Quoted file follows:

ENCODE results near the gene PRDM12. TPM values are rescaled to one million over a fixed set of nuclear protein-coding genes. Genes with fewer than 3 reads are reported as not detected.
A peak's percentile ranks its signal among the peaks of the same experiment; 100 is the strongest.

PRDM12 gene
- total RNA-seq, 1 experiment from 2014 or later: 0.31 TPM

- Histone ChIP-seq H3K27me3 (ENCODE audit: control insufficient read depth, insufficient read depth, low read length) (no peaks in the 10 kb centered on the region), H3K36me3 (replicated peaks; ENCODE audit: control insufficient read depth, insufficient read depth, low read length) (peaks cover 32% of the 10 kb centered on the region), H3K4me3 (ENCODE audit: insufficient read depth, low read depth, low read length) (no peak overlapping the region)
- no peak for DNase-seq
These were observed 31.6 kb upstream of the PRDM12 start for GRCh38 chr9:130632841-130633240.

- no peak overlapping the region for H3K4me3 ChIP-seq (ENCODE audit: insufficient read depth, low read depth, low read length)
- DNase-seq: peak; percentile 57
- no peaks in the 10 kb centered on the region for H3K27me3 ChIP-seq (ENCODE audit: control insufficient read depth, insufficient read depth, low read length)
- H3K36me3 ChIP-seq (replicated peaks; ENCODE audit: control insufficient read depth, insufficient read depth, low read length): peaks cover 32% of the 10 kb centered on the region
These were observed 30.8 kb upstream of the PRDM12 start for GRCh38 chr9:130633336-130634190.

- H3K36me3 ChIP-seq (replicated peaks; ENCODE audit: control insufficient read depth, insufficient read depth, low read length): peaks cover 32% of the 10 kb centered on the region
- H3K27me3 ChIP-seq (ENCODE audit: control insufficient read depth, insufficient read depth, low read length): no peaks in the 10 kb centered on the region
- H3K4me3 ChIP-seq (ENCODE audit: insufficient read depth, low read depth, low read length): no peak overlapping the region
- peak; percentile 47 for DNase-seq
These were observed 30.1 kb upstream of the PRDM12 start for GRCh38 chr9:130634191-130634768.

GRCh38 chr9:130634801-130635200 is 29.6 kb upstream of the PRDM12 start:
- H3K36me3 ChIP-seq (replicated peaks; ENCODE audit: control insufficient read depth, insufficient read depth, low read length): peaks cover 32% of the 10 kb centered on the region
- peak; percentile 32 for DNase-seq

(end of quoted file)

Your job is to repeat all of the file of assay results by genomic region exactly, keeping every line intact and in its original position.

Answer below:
ENCODE results near the gene PRDM12. TPM values are rescaled to one million over a fixed set of nuclear protein-coding genes. Genes with fewer than 3 reads are reported as not detected.
A peak's percentile ranks its signal among the peaks of the same experiment; 100 is the strongest.

PRDM12 gene
- total RNA-seq, 1 experiment from 2014 or later: 0.31 TPM

- Histone ChIP-seq H3K27me3 (ENCODE audit: control insufficient read depth, insufficient read depth, low read length) (no peaks in the 10 kb centered on the region), H3K36me3 (replicated peaks; ENCODE audit: control insufficient read depth, insufficient read depth, low read length) (peaks cover 32% of the 10 kb centered on the region), H3K4me3 (ENCODE audit: insufficient read depth, low read depth, low read length) (no peak overlapping the region)
- no peak for DNase-seq
These were observed 31.6 kb upstream of the PRDM12 start for GRCh38 chr9:130632841-130633240.

- no peak overlapping the region for H3K4me3 ChIP-seq (ENCODE audit: insufficient read depth, low read depth, low read length)
- DNase-seq: peak; percentile 57
- no peaks in the 10 kb centered on the region for H3K27me3 ChIP-seq (ENCODE audit: control insufficient read depth, insufficient read depth, low read length)
- H3K36me3 ChIP-seq (replicated peaks; ENCODE audit: control insufficient read depth, insufficient read depth, low read length): peaks cover 32% of the 10 kb centered on the region
These were observed 30.8 kb upstream of the PRDM12 start for GRCh38 chr9:130633336-130634190.

- H3K36me3 ChIP-seq (replicated peaks; ENCODE audit: control insufficient read depth, insufficient read depth, low read length): peaks cover 32% of the 10 kb centered on the region
- H3K27me3 ChIP-seq (ENCODE audit: control insufficient read depth, insufficient read depth, low read length): no peaks in the 10 kb centered on the region
- H3K4me3 ChIP-seq (ENCODE audit: insufficient read depth, low read depth, low read length): no peak overlapping the region
- peak; percentile 47 for DNase-seq
These were observed 30.1 kb upstream of the PRDM12 start for GRCh38 chr9:130634191-130634768.

GRCh38 chr9:130634801-130635200 is 29.6 kb upstream of the PRDM12 start:
- H3K36me3 ChIP-seq (replicated peaks; ENCODE audit: control insufficient read depth, insufficient read depth, low read length): peaks cover 32% of the 10 kb centered on the region
- peak; percentile 32 for DNase-seq